"The Duncan continued her voyage along the thirty-seventh parallel. In the meanwhile, Lady Glenarvan undertook to vanquish the resistance of the ruffian.

"At last, her influence prevailed, and Ayrton, in exchange for what he could tell, proposed that Lord Glenarvan should leave him on some island in the Pacific, instead of giving him up to the English authorities. Lord Glenarvan, resolving to do anything to obtain information about Captain Grant, consented.

"Ayrton then related all his life, and it was certain that he knew nothing from the day on which Captain Grant had landed him on the Australian coast.

"Nevertheless, Lord Glenarvan kept the promise which he had given. The Duncan continued her voyage and arrived at Tabor Island. It was there that Ayrton was to be landed, and it was there also that, by a veritable miracle, they found Captain Grant and two men, exactly on the thirty-seventh parallel.

"The convict, then, went to take their place on this desert islet, and at the moment he left the yacht these words were pronounced by Lord Glenarvan: —

"'Here, Ayrton, you will be far from any land, and without any possible communication with your fellow-creatures. You cannot escape from this islet on which the Duncan leaves you. You will be alone, under the eye of a God who reads the depths of the heart; but you will be neither lost nor forgotten, as was Captain Grant. Unworthy as you are to be remembered by men, men will remember you. I know where you are, Ayrton, and I know where to find you. I will never forget it!'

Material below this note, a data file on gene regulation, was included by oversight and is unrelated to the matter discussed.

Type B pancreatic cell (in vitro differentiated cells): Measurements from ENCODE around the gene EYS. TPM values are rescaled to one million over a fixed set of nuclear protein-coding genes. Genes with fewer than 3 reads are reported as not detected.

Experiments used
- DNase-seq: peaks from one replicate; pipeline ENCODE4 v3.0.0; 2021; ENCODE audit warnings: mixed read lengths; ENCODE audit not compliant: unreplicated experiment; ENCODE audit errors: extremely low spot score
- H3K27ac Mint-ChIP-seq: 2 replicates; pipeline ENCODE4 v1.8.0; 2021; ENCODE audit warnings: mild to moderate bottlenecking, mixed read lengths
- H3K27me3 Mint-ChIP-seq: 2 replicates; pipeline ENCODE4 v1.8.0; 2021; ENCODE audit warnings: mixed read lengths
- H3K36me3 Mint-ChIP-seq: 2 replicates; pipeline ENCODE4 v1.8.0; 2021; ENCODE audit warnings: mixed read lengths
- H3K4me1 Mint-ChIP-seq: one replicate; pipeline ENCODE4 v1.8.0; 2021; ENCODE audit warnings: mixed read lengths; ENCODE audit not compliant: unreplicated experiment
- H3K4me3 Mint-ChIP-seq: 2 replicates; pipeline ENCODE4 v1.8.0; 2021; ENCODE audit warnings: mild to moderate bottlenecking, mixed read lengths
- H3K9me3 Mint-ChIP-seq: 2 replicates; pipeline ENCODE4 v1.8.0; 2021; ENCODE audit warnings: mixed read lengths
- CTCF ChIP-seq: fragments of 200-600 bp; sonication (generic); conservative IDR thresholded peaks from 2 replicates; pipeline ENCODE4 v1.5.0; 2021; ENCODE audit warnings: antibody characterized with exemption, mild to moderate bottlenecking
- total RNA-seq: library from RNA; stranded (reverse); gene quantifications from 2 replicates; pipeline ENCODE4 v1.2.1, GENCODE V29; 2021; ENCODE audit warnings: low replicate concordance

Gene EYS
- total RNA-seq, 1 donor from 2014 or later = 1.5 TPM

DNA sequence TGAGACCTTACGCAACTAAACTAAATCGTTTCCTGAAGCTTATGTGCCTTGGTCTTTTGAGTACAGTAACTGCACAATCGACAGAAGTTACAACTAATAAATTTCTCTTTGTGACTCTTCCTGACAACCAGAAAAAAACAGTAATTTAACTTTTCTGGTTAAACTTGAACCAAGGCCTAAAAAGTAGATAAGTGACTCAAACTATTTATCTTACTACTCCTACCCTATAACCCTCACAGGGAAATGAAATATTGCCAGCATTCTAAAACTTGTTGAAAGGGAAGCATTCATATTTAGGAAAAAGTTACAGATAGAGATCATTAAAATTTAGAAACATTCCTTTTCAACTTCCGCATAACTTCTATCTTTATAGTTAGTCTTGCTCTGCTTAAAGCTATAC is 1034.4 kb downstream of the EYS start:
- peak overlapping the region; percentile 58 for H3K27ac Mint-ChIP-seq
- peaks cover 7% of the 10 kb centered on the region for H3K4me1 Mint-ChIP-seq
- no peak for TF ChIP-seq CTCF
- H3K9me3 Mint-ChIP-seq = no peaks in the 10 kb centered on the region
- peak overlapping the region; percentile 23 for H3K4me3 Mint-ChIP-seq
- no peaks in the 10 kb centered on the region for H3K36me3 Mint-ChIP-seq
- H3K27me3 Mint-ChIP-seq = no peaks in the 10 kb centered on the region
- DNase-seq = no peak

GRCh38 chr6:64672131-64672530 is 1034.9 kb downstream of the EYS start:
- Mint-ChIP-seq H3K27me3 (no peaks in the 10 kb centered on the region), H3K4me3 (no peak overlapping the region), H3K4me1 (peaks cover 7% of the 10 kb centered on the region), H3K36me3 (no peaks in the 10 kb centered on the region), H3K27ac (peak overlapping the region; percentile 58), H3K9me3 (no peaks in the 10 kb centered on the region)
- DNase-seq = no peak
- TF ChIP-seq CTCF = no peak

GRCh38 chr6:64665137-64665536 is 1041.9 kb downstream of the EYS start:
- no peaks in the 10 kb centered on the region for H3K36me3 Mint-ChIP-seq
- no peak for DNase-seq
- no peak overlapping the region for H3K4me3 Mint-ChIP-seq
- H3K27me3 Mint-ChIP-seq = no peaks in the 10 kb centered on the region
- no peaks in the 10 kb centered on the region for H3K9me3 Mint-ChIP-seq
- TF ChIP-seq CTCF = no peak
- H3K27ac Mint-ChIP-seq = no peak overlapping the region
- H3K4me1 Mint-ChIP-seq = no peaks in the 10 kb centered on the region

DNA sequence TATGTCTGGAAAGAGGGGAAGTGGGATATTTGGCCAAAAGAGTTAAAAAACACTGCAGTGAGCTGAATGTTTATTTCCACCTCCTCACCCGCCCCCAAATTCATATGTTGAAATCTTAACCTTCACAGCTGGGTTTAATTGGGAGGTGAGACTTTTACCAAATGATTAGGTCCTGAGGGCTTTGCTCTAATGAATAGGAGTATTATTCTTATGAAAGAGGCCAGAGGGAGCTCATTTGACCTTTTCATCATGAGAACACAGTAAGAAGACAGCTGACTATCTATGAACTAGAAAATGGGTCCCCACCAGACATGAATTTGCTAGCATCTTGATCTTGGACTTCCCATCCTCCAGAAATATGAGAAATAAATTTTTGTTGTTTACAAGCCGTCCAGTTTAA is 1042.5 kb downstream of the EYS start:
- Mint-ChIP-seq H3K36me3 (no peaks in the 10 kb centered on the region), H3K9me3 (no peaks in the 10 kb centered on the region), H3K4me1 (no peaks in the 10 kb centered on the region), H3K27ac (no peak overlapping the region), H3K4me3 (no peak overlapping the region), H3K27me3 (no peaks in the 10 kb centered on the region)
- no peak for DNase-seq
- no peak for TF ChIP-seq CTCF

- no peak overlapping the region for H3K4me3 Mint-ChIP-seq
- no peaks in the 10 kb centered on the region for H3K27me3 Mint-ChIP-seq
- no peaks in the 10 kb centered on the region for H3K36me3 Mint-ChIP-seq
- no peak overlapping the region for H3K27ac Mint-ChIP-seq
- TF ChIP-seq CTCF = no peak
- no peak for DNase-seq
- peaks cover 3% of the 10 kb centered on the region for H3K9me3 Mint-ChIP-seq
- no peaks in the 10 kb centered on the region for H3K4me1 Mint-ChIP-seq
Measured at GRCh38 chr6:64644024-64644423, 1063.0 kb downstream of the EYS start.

"And the Duncan, making sail, soon disappeared. This was on the 18th of March 1855.2

"Ayrton was alone, but he had no want of either ammunition, weapons, tools, or seeds.

"At his, the convict's disposal, was the house built by honest Captain Grant. He had only to live and expiate in solitude the crimes which he had committed.

"Gentlemen, he repented, he was ashamed of his crimes and was very miserable! He said to himself, that if men came some day to take him from that islet, he must be worthy to return amongst them! How he suffered, that wretched man! How he laboured to recover himself by work! How he prayed to be reformed by prayer! For two years, three years, this went on; but Ayrton, humbled by solitude, always looking for some ship to appear on the horizon, asking himself if the time of expiation would soon be complete, suffered as none other ever suffered! Oh! how dreadful was this solitude, to a heart tormented by remorse!

"But doubtless Heaven had not sufficiently punished this unhappy man, for he felt that he was gradually becoming a savage! He felt that brutishness was gradually gaining on him!

"He could not say if it was after two or three years of solitude; but at last he became the miserable creature you found!

"I have no need to tell you, gentlemen, that Ayrton, Ben Joyce, and I, are the same."

Cyrus Harding and his companions rose at the end of this account. It is impossible to say how much they were moved! What misery, grief, and despair lay revealed before them!

"Ayrton," said Harding, rising, "you have been a great criminal, but Heaven must certainly think that you have expiated your crimes! That has been proved by your having been brought again among your fellow-creatures. Ayrton, you are forgiven! And now you will be our companion?"

Ayrton drew back.

"Here is my hand!" said the engineer.

Ayrton grasped the hand which Harding extended to him, and great tears fell from his eyes.

"Will you live with us?" asked Cyrus Harding.

"Captain Harding, leave me some time longer," replied Ayrton, "leave me alone in the hut in the corral!"

"As you like, Ayrton," answered Cyrus Harding. Ayrton was going to withdraw, when the engineer addressed one more question to him: —

"One word more, my friend. Since it was your intention to live alone, why did you throw into the sea the document which put us on your track?"